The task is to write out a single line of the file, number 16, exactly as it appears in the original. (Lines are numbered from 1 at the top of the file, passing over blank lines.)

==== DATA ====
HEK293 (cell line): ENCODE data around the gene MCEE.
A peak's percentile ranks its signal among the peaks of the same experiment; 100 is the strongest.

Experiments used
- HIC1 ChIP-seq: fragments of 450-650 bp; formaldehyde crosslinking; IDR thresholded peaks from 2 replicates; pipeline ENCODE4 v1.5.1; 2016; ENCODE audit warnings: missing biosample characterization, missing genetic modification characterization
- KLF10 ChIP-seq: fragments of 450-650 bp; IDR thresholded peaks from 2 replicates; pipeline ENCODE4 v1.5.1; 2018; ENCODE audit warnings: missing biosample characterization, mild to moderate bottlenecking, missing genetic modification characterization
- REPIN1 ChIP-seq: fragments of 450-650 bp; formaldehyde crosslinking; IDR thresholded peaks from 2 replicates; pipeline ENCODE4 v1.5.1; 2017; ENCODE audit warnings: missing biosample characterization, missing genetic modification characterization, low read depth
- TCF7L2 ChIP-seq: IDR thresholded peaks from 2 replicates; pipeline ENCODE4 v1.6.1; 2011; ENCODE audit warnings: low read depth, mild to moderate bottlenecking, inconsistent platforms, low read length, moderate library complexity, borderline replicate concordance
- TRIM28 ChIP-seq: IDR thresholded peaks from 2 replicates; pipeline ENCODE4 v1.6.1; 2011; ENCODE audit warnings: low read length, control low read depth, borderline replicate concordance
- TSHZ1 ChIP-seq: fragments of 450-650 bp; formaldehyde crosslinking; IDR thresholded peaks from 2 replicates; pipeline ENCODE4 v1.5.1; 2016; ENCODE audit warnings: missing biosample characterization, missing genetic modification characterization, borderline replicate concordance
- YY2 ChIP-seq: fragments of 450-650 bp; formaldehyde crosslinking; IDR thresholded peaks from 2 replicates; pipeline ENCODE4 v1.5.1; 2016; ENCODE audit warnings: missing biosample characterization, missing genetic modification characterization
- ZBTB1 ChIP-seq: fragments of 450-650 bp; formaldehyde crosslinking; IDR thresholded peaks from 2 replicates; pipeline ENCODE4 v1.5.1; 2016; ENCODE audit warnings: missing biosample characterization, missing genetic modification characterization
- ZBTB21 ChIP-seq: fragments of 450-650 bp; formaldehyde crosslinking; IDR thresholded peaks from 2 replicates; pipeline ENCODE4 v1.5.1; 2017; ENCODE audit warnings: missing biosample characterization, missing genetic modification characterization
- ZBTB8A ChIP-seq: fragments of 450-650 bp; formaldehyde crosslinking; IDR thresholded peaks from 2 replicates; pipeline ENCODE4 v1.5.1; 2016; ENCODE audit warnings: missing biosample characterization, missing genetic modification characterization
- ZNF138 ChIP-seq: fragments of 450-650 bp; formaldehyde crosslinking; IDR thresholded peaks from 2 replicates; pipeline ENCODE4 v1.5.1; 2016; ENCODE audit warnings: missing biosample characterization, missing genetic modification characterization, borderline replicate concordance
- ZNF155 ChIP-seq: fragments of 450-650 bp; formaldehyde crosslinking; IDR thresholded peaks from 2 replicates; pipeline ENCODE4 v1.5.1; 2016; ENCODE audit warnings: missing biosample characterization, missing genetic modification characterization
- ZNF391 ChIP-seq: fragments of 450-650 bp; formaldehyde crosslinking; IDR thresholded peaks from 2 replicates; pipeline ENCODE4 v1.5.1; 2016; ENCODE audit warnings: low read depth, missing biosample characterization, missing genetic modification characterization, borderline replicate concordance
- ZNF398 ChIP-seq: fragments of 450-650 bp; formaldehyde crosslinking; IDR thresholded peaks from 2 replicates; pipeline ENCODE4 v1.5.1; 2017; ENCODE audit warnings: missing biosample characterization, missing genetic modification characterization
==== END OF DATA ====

- ZNF391 ChIP-seq: fragments of 450-650 bp; formaldehyde crosslinking; IDR thresholded peaks from 2 replicates; pipeline ENCODE4 v1.5.1; 2016; ENCODE audit warnings: low read depth, missing biosample characterization, missing genetic modification characterization, borderline replicate concordance